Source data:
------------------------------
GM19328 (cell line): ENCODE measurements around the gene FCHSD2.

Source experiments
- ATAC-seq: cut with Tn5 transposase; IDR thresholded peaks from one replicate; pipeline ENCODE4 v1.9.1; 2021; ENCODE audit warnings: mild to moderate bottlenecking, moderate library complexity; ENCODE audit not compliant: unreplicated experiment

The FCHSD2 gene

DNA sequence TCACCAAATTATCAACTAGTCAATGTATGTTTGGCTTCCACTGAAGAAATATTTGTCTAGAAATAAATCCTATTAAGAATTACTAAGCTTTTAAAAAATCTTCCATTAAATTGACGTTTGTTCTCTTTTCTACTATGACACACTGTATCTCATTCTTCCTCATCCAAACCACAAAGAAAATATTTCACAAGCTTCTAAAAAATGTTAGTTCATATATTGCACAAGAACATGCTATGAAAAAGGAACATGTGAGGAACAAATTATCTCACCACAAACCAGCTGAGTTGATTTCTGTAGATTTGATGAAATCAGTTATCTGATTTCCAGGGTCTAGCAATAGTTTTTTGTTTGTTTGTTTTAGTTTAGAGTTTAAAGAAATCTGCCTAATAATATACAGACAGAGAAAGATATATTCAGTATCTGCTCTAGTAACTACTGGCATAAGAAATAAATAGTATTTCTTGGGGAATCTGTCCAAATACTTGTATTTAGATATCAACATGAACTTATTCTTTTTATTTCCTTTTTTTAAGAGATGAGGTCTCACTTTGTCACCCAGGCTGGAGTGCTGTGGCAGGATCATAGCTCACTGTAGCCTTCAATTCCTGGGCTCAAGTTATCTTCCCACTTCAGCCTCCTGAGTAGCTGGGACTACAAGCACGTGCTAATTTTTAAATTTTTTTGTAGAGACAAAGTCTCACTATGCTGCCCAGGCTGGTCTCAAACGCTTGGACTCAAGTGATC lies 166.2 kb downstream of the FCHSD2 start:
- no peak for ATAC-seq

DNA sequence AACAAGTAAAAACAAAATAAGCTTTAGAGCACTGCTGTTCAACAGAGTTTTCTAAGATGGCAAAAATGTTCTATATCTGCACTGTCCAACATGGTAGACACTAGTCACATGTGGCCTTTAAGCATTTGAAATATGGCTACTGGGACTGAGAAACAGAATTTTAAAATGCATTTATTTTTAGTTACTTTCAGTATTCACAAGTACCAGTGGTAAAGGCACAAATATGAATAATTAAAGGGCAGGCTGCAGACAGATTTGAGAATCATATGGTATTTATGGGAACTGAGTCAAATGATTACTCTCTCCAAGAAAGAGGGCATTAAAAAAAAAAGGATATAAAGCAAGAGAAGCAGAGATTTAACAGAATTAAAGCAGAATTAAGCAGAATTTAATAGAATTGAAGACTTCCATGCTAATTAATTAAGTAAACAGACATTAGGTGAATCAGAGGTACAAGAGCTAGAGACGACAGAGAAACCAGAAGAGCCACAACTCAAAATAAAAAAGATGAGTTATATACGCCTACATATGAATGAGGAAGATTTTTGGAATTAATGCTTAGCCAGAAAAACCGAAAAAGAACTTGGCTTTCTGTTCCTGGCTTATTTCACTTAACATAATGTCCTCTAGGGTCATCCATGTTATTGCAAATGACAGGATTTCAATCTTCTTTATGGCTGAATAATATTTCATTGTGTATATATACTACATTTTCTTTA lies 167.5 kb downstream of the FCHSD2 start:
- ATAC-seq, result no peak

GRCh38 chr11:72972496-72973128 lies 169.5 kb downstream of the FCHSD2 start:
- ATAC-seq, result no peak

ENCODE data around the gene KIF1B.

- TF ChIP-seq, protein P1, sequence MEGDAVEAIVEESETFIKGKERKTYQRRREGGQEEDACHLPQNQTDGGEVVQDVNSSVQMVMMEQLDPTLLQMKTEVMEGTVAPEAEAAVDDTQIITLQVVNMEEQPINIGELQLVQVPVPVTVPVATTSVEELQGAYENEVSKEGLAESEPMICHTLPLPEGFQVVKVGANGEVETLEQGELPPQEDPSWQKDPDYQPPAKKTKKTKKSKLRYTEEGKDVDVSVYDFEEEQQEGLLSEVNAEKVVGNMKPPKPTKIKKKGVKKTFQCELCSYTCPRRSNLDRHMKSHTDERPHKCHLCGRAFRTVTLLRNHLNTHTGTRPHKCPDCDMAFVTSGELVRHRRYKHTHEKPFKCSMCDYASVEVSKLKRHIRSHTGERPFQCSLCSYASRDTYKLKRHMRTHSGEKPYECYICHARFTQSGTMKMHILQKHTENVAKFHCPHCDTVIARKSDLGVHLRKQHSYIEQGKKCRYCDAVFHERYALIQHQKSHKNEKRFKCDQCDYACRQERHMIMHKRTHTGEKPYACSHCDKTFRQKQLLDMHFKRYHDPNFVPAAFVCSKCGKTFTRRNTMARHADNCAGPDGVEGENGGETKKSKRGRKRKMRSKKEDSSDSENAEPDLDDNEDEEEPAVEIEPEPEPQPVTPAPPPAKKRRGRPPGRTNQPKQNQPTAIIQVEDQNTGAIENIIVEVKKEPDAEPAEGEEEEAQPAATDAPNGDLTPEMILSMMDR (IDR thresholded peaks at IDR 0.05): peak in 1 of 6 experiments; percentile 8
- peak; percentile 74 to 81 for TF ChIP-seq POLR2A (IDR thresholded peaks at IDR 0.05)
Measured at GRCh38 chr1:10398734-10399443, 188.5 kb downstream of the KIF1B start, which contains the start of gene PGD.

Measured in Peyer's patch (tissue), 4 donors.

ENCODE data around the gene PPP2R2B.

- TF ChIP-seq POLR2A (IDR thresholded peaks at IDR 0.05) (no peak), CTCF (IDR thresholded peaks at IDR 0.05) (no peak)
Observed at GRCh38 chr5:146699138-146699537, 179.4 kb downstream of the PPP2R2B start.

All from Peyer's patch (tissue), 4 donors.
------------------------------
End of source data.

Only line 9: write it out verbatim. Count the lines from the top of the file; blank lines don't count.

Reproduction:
GRCh38 chr11:72972496-72973128 lies 169.5 kb downstream of the FCHSD2 start: